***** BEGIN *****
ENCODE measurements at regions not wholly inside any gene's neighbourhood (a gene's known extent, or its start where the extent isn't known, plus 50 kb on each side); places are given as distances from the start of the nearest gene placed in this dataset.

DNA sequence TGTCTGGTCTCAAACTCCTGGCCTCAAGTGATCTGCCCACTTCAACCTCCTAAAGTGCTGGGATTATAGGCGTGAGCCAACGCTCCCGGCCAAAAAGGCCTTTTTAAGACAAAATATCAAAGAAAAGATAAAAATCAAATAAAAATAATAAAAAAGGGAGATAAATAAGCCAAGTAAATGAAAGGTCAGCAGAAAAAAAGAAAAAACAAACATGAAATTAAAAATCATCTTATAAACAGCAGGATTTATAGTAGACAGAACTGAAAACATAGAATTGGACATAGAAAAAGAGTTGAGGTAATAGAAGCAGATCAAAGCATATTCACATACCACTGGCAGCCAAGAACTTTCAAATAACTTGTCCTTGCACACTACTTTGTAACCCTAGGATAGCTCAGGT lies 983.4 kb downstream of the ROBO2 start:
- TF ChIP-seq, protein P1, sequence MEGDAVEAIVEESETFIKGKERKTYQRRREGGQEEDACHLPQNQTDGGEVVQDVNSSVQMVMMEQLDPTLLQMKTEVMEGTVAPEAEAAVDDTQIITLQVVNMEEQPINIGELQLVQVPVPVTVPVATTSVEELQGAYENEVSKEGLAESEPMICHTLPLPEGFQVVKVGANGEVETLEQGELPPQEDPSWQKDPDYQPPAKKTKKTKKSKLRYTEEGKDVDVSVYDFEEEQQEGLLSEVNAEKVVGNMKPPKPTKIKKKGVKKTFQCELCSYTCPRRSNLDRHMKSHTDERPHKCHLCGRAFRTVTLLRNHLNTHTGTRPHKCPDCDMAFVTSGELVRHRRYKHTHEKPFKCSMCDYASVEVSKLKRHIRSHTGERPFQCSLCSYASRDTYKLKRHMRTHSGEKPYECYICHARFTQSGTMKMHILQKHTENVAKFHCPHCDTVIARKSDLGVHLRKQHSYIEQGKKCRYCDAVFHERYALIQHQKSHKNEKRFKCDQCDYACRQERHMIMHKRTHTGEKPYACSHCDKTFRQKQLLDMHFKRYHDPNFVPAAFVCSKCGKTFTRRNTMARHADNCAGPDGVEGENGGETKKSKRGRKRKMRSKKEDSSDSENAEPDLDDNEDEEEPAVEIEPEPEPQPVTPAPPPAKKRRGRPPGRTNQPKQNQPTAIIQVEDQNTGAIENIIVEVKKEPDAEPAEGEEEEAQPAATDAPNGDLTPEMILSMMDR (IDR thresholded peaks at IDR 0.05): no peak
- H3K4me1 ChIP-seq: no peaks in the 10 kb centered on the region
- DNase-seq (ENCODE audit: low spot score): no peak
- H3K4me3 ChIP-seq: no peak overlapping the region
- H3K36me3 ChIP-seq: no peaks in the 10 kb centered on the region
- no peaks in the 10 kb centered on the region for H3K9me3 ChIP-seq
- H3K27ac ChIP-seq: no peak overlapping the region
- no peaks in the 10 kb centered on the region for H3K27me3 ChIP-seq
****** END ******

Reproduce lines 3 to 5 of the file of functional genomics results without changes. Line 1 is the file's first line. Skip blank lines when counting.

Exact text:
- TF ChIP-seq, protein P1, sequence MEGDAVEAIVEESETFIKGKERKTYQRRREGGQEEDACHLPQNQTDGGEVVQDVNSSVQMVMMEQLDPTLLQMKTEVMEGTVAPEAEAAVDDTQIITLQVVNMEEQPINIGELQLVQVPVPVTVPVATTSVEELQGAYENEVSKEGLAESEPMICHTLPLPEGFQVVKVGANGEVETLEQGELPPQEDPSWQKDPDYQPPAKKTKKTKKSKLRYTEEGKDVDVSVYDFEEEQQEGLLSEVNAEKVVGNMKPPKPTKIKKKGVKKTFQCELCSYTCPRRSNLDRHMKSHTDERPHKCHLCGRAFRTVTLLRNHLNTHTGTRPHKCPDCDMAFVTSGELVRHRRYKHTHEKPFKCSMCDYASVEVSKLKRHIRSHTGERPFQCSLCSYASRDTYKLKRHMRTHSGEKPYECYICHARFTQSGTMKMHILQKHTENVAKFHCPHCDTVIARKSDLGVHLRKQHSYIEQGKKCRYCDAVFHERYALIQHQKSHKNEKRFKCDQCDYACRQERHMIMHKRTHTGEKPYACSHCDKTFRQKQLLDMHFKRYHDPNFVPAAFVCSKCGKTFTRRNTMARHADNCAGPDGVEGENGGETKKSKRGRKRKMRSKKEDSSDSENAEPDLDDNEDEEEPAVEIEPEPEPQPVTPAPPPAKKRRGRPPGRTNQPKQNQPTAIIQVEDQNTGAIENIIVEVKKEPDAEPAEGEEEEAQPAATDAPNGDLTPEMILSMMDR (IDR thresholded peaks at IDR 0.05): no peak
- H3K4me1 ChIP-seq: no peaks in the 10 kb centered on the region
- DNase-seq (ENCODE audit: low spot score): no peak